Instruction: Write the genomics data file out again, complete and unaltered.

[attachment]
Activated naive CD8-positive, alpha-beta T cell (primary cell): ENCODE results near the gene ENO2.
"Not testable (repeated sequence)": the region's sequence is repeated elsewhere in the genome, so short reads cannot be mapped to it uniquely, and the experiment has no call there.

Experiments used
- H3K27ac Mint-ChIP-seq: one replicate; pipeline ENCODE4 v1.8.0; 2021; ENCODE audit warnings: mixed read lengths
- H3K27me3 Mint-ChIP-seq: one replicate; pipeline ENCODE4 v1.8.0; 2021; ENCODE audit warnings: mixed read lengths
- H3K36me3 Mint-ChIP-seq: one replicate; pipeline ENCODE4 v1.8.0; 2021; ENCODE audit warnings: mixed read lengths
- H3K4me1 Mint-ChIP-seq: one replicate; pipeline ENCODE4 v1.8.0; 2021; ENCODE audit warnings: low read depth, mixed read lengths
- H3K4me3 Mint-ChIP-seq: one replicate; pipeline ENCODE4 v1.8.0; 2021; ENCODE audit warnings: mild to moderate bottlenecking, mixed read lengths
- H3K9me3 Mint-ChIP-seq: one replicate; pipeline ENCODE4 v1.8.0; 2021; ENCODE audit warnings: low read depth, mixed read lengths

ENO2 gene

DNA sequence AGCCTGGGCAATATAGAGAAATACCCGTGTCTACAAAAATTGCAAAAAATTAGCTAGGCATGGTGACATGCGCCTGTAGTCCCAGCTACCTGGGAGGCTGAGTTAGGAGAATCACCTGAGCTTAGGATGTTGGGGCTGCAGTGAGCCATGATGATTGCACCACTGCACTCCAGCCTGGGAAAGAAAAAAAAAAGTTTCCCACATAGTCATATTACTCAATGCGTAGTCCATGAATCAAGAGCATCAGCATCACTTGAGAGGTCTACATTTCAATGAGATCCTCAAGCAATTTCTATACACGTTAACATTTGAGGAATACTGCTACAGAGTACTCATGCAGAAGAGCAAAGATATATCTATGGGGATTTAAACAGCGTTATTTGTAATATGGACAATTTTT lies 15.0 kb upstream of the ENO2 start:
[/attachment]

Activated naive CD8-positive, alpha-beta T cell (primary cell): ENCODE results near the gene ENO2.
"Not testable (repeated sequence)": the region's sequence is repeated elsewhere in the genome, so short reads cannot be mapped to it uniquely, and the experiment has no call there.

Experiments used
- H3K27ac Mint-ChIP-seq: one replicate; pipeline ENCODE4 v1.8.0; 2021; ENCODE audit warnings: mixed read lengths
- H3K27me3 Mint-ChIP-seq: one replicate; pipeline ENCODE4 v1.8.0; 2021; ENCODE audit warnings: mixed read lengths
- H3K36me3 Mint-ChIP-seq: one replicate; pipeline ENCODE4 v1.8.0; 2021; ENCODE audit warnings: mixed read lengths
- H3K4me1 Mint-ChIP-seq: one replicate; pipeline ENCODE4 v1.8.0; 2021; ENCODE audit warnings: low read depth, mixed read lengths
- H3K4me3 Mint-ChIP-seq: one replicate; pipeline ENCODE4 v1.8.0; 2021; ENCODE audit warnings: mild to moderate bottlenecking, mixed read lengths
- H3K9me3 Mint-ChIP-seq: one replicate; pipeline ENCODE4 v1.8.0; 2021; ENCODE audit warnings: low read depth, mixed read lengths

ENO2 gene

DNA sequence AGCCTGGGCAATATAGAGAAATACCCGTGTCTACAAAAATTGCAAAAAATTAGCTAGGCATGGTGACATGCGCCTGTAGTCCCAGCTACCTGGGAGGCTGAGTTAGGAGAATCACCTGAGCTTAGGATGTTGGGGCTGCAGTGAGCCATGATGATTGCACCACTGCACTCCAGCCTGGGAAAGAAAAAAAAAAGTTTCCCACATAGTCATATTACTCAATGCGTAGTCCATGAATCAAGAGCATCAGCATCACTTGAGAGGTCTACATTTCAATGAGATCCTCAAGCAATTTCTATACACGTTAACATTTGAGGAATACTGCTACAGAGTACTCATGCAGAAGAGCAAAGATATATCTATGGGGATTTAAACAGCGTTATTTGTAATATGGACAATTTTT lies 15.0 kb upstream of the ENO2 start: